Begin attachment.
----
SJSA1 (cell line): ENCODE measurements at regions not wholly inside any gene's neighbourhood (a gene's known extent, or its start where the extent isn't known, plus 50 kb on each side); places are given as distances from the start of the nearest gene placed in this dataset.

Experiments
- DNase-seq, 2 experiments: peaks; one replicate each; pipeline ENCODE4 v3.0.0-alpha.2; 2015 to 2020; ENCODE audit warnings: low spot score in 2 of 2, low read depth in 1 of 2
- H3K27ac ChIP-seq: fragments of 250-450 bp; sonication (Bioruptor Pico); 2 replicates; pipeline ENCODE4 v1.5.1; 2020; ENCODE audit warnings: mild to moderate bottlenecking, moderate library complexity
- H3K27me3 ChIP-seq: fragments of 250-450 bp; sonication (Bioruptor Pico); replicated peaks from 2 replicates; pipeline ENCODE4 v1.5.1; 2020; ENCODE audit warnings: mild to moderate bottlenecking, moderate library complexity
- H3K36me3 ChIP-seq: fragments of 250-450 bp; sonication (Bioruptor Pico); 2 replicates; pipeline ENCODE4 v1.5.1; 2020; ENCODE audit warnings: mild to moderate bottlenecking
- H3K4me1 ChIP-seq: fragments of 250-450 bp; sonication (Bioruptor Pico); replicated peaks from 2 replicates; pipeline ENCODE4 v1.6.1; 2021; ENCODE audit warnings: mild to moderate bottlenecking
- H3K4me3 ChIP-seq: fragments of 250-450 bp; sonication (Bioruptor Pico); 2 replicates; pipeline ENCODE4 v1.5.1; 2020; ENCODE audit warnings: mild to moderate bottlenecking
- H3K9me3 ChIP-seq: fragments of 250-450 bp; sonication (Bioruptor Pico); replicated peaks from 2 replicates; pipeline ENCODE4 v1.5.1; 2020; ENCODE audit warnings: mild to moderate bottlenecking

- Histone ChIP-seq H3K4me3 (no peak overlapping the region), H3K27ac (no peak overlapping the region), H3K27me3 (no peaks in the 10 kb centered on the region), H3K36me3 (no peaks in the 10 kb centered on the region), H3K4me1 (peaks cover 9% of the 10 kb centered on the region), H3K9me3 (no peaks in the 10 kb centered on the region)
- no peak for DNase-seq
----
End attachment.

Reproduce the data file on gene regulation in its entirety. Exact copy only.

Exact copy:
SJSA1 (cell line): ENCODE measurements at regions not wholly inside any gene's neighbourhood (a gene's known extent, or its start where the extent isn't known, plus 50 kb on each side); places are given as distances from the start of the nearest gene placed in this dataset.

Experiments
- DNase-seq, 2 experiments: peaks; one replicate each; pipeline ENCODE4 v3.0.0-alpha.2; 2015 to 2020; ENCODE audit warnings: low spot score in 2 of 2, low read depth in 1 of 2
- H3K27ac ChIP-seq: fragments of 250-450 bp; sonication (Bioruptor Pico); 2 replicates; pipeline ENCODE4 v1.5.1; 2020; ENCODE audit warnings: mild to moderate bottlenecking, moderate library complexity
- H3K27me3 ChIP-seq: fragments of 250-450 bp; sonication (Bioruptor Pico); replicated peaks from 2 replicates; pipeline ENCODE4 v1.5.1; 2020; ENCODE audit warnings: mild to moderate bottlenecking, moderate library complexity
- H3K36me3 ChIP-seq: fragments of 250-450 bp; sonication (Bioruptor Pico); 2 replicates; pipeline ENCODE4 v1.5.1; 2020; ENCODE audit warnings: mild to moderate bottlenecking
- H3K4me1 ChIP-seq: fragments of 250-450 bp; sonication (Bioruptor Pico); replicated peaks from 2 replicates; pipeline ENCODE4 v1.6.1; 2021; ENCODE audit warnings: mild to moderate bottlenecking
- H3K4me3 ChIP-seq: fragments of 250-450 bp; sonication (Bioruptor Pico); 2 replicates; pipeline ENCODE4 v1.5.1; 2020; ENCODE audit warnings: mild to moderate bottlenecking
- H3K9me3 ChIP-seq: fragments of 250-450 bp; sonication (Bioruptor Pico); replicated peaks from 2 replicates; pipeline ENCODE4 v1.5.1; 2020; ENCODE audit warnings: mild to moderate bottlenecking

- Histone ChIP-seq H3K4me3 (no peak overlapping the region), H3K27ac (no peak overlapping the region), H3K27me3 (no peaks in the 10 kb centered on the region), H3K36me3 (no peaks in the 10 kb centered on the region), H3K4me1 (peaks cover 9% of the 10 kb centered on the region), H3K9me3 (no peaks in the 10 kb centered on the region)
- no peak for DNase-seq